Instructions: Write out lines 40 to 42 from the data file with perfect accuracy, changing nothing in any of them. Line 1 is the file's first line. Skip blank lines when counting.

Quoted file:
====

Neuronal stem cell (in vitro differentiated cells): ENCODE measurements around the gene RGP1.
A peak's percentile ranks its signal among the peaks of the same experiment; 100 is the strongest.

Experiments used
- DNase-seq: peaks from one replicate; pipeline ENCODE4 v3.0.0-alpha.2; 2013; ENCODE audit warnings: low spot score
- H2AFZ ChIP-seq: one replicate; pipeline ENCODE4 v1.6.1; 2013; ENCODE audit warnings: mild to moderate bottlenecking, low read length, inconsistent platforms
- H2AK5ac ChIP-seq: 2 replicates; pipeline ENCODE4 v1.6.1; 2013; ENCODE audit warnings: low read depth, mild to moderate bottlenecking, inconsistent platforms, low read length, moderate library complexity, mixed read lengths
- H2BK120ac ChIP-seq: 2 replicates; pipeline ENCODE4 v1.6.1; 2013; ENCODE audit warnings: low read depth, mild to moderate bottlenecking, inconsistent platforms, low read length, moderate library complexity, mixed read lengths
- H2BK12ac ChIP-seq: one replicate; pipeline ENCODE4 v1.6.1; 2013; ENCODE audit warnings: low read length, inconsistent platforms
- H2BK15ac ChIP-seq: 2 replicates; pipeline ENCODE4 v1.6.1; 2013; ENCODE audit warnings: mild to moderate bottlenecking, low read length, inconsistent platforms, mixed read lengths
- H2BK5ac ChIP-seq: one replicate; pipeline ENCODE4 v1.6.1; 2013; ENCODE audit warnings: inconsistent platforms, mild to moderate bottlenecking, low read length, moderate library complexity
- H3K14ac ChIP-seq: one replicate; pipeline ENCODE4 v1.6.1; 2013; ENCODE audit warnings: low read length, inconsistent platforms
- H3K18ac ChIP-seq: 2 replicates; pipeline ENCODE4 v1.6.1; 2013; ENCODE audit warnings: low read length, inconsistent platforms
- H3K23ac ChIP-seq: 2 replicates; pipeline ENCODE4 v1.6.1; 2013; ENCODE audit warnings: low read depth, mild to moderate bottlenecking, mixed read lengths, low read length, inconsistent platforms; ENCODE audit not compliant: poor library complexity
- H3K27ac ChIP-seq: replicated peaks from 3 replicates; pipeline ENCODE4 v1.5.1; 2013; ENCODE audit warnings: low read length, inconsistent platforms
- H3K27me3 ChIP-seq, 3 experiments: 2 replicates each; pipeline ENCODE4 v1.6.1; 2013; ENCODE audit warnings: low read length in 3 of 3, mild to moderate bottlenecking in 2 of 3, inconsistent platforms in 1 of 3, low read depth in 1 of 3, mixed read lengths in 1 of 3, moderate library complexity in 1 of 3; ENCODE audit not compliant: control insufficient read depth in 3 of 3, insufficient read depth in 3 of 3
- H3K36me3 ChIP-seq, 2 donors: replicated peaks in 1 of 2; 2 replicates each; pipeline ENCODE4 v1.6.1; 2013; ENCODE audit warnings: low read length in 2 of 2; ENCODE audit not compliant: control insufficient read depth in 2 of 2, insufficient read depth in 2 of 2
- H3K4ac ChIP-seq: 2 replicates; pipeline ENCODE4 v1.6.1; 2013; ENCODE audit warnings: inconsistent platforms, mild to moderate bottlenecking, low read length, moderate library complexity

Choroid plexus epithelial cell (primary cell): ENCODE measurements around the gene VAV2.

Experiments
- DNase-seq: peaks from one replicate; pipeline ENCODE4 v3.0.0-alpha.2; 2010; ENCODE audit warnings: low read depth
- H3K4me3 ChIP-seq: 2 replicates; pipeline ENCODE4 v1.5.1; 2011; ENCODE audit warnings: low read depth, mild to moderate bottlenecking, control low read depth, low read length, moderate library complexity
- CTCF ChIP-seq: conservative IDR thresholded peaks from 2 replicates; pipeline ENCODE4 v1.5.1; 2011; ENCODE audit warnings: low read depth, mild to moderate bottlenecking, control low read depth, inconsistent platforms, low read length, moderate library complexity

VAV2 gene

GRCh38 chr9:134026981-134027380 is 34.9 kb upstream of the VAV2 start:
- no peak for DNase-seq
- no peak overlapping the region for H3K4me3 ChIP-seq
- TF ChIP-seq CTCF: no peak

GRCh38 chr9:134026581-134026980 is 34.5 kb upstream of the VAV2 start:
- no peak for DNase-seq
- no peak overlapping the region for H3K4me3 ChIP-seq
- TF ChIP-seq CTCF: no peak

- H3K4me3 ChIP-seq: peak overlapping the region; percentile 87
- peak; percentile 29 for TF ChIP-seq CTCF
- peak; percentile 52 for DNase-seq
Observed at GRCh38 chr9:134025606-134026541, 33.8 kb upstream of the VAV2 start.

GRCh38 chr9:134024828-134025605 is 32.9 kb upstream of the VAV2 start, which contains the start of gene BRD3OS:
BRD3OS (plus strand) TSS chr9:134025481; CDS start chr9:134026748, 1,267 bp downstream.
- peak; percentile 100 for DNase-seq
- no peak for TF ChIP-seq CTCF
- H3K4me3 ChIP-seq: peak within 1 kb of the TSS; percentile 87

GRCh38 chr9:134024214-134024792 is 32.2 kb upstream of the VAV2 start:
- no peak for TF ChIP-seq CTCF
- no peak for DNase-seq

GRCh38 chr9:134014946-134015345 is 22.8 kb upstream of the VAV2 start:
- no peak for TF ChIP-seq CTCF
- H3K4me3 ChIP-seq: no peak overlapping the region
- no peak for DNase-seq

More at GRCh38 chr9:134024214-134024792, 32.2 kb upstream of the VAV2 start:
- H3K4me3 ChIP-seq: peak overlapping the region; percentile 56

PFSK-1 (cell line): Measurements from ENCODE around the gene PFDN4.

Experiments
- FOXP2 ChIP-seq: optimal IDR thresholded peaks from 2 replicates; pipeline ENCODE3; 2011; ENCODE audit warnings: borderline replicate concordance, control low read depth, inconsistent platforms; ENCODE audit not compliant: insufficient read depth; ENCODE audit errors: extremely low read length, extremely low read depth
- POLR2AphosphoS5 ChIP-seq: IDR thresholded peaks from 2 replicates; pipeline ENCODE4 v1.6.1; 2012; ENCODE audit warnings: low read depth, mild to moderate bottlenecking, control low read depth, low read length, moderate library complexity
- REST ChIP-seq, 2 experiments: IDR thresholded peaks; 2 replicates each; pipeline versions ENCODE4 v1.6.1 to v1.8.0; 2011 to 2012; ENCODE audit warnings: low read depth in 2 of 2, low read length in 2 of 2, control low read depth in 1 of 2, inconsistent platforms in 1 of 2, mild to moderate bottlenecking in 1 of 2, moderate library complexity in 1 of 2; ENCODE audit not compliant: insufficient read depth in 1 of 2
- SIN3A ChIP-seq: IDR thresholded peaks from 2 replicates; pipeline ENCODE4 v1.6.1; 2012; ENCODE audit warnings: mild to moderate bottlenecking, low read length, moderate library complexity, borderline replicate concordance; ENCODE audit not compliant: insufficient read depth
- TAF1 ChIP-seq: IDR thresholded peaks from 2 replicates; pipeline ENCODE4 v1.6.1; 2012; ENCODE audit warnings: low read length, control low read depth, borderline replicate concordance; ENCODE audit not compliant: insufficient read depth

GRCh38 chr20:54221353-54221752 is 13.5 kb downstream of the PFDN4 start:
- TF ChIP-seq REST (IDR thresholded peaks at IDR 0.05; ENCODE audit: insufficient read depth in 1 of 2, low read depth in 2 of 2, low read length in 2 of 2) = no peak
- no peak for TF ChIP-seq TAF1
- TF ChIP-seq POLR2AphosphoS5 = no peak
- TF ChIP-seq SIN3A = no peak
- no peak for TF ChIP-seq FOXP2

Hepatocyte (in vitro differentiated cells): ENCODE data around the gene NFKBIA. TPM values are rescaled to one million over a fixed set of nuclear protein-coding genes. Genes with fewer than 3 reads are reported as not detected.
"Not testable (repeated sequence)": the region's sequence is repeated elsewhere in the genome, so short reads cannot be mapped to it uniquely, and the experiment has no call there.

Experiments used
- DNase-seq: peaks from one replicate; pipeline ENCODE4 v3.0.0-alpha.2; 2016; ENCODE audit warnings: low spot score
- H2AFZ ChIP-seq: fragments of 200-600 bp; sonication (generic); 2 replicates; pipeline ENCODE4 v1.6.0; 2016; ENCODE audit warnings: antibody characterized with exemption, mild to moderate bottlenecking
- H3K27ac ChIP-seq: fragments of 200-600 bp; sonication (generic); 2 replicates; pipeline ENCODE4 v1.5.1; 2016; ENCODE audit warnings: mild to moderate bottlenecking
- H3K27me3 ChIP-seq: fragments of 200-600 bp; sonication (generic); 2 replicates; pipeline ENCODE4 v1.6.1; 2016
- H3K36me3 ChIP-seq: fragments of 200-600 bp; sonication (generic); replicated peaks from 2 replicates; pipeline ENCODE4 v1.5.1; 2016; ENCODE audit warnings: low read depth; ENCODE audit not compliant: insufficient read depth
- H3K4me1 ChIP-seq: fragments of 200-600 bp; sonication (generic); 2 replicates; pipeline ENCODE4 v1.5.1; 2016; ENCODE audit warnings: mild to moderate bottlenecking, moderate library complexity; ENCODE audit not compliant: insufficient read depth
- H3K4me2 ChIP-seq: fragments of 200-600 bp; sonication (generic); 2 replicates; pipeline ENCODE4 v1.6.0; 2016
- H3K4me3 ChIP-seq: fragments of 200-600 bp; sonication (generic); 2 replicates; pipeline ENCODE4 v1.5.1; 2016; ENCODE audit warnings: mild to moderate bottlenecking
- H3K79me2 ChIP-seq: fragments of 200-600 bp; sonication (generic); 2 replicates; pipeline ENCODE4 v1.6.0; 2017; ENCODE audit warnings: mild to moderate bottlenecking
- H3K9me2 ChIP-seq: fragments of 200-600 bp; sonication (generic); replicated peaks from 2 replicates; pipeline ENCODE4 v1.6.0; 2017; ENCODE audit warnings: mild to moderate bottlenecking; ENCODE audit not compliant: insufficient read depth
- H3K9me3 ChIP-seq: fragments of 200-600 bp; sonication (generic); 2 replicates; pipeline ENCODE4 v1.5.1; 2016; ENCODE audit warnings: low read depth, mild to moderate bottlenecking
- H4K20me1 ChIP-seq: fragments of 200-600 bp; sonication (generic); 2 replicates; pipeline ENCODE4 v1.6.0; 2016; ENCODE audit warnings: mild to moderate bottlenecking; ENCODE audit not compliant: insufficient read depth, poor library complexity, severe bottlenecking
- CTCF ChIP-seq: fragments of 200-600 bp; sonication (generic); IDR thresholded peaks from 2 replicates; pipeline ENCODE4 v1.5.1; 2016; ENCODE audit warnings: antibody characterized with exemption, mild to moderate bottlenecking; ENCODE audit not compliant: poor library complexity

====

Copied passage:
- H3K4me3 ChIP-seq: peak within 1 kb of the TSS; percentile 87

GRCh38 chr9:134024214-134024792 is 32.2 kb upstream of the VAV2 start:
- no peak for TF ChIP-seq CTCF